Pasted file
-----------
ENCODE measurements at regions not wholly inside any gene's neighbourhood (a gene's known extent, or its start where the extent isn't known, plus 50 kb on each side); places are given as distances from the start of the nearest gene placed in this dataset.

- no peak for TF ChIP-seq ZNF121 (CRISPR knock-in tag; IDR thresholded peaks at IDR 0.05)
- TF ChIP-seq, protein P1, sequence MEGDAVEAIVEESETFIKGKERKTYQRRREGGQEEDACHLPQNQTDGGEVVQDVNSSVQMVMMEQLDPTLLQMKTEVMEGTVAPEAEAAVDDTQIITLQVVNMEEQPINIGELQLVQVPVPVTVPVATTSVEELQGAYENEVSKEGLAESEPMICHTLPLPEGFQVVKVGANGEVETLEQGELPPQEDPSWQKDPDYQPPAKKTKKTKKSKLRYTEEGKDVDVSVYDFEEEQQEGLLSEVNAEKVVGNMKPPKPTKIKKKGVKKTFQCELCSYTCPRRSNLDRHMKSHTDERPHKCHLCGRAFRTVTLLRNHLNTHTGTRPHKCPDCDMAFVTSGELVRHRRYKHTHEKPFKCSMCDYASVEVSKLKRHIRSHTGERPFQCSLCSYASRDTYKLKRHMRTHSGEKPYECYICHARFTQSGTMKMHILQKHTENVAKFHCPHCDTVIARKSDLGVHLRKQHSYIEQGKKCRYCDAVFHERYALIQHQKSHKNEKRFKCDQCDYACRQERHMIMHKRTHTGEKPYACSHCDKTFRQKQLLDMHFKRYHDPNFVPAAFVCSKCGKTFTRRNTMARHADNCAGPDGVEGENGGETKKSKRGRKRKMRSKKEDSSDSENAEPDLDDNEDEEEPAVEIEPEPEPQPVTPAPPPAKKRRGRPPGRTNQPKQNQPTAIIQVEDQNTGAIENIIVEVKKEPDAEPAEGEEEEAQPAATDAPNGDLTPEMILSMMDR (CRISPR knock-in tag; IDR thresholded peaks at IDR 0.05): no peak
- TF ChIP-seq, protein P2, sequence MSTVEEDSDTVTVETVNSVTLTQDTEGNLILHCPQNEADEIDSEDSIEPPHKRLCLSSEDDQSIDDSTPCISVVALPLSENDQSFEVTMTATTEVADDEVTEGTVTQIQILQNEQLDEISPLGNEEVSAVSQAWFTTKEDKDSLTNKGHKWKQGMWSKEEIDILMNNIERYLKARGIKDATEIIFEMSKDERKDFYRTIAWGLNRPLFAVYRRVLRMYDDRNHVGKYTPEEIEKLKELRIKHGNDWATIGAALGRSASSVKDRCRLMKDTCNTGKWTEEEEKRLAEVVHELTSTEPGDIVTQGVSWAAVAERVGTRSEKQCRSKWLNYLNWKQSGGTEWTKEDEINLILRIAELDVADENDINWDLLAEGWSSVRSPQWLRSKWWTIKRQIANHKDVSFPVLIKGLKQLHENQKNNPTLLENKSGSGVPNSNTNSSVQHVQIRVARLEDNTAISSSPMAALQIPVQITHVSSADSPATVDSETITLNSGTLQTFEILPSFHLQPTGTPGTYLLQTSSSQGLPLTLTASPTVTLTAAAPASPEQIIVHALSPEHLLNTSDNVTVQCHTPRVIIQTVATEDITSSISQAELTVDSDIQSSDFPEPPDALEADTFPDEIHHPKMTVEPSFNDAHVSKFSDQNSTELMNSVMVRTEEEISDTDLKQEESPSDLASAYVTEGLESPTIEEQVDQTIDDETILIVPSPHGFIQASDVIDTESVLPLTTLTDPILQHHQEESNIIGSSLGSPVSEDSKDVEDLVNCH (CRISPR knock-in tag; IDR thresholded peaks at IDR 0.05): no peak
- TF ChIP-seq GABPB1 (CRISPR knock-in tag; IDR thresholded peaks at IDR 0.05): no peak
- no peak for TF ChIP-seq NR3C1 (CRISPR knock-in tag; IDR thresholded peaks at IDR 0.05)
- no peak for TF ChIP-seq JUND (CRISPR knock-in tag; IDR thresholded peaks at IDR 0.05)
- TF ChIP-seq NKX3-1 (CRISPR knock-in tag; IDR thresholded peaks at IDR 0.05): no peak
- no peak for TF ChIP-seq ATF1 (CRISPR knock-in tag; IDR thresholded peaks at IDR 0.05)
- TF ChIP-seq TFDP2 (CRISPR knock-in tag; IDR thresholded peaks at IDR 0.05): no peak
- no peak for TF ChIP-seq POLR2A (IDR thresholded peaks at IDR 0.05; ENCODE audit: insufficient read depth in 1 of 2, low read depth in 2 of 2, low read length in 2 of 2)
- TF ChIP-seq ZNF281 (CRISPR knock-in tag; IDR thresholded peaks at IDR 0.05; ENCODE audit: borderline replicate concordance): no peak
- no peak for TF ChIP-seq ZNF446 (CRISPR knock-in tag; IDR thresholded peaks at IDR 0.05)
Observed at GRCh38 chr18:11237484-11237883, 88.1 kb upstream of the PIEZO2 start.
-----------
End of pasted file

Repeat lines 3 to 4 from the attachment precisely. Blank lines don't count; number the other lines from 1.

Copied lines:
- TF ChIP-seq, protein P1, sequence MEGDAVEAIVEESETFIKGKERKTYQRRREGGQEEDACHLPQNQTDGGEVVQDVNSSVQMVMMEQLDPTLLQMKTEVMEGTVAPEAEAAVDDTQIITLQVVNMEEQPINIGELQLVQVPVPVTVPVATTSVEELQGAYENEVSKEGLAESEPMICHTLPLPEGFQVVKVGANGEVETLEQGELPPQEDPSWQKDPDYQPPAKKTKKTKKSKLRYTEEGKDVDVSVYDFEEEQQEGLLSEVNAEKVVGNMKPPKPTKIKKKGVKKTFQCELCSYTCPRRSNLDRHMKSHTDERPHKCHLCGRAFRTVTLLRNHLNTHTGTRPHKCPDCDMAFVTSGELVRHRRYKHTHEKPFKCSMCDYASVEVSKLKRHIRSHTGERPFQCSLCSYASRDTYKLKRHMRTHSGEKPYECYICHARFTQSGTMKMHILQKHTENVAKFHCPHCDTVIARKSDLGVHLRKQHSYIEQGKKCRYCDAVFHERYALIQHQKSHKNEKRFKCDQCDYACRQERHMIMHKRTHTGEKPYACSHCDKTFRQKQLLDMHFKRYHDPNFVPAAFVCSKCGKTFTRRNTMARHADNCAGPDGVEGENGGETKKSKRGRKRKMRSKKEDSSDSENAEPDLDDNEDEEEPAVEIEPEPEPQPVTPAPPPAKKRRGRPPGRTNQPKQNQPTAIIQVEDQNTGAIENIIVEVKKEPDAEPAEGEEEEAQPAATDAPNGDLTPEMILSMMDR (CRISPR knock-in tag; IDR thresholded peaks at IDR 0.05): no peak
- TF ChIP-seq, protein P2, sequence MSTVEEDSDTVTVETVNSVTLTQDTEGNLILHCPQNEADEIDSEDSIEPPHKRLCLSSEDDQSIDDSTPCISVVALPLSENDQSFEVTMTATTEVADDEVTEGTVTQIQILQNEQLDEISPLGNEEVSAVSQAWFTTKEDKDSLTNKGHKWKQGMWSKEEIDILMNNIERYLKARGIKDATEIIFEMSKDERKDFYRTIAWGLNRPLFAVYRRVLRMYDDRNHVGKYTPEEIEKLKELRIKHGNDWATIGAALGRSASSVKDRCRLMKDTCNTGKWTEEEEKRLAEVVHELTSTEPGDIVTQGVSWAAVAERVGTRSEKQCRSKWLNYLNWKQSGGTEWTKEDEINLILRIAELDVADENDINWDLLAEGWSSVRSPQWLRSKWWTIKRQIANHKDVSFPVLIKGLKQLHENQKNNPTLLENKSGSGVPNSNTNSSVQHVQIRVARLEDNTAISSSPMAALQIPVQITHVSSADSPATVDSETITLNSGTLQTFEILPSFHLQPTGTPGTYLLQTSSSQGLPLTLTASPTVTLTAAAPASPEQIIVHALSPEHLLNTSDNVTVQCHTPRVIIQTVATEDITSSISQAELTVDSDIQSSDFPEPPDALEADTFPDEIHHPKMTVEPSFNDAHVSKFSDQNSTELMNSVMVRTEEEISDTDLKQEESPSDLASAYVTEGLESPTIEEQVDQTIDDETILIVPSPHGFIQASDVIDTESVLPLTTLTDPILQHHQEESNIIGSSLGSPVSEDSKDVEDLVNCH (CRISPR knock-in tag; IDR thresholded peaks at IDR 0.05): no peak